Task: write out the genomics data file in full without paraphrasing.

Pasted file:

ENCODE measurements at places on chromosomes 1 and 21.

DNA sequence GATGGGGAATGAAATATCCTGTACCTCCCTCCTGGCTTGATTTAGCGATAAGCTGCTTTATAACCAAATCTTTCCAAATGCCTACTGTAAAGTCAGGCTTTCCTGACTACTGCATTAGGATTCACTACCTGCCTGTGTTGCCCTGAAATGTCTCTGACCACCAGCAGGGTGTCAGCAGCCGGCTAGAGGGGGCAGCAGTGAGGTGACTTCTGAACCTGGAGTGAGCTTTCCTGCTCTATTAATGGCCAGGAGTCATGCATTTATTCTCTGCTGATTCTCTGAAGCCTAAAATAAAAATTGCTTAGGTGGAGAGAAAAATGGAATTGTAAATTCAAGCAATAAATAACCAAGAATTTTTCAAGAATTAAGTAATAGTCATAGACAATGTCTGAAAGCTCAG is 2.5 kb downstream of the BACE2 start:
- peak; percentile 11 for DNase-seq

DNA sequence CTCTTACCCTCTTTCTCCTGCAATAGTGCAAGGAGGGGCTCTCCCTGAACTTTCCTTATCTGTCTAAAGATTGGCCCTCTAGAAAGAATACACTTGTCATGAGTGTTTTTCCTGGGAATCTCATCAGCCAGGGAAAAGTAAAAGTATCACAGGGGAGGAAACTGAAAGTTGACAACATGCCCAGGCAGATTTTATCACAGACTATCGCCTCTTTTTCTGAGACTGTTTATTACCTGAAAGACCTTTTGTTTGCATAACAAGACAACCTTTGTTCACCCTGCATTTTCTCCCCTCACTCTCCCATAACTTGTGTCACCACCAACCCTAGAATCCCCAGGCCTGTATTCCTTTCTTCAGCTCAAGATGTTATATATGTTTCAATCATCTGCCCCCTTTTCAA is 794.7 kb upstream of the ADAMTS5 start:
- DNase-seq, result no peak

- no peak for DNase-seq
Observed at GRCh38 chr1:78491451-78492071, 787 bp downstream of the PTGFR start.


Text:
ENCODE measurements at places on chromosomes 1 and 21.

DNA sequence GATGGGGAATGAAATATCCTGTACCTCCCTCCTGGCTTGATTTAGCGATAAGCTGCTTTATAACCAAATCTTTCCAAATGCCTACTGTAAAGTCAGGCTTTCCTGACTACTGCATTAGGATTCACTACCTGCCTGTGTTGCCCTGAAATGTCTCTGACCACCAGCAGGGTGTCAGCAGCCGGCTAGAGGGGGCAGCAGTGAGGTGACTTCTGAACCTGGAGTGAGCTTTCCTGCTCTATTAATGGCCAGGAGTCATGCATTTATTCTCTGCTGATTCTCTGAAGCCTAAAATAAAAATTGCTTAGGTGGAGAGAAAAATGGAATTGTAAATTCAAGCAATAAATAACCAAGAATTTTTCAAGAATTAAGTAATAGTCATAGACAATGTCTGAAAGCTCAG is 2.5 kb downstream of the BACE2 start:
- peak; percentile 11 for DNase-seq

DNA sequence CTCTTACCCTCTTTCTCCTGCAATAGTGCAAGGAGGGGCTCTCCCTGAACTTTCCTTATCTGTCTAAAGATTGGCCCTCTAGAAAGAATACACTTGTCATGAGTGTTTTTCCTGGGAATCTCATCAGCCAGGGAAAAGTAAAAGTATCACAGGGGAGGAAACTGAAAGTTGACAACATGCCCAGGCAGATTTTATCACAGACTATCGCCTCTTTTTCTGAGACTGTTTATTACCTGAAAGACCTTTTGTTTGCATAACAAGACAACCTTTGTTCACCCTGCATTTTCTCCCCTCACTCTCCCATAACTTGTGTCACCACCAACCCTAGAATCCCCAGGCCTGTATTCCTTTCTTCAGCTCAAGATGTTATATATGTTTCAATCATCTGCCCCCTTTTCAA is 794.7 kb upstream of the ADAMTS5 start:
- DNase-seq, result no peak

- no peak for DNase-seq
Observed at GRCh38 chr1:78491451-78492071, 787 bp downstream of the PTGFR start.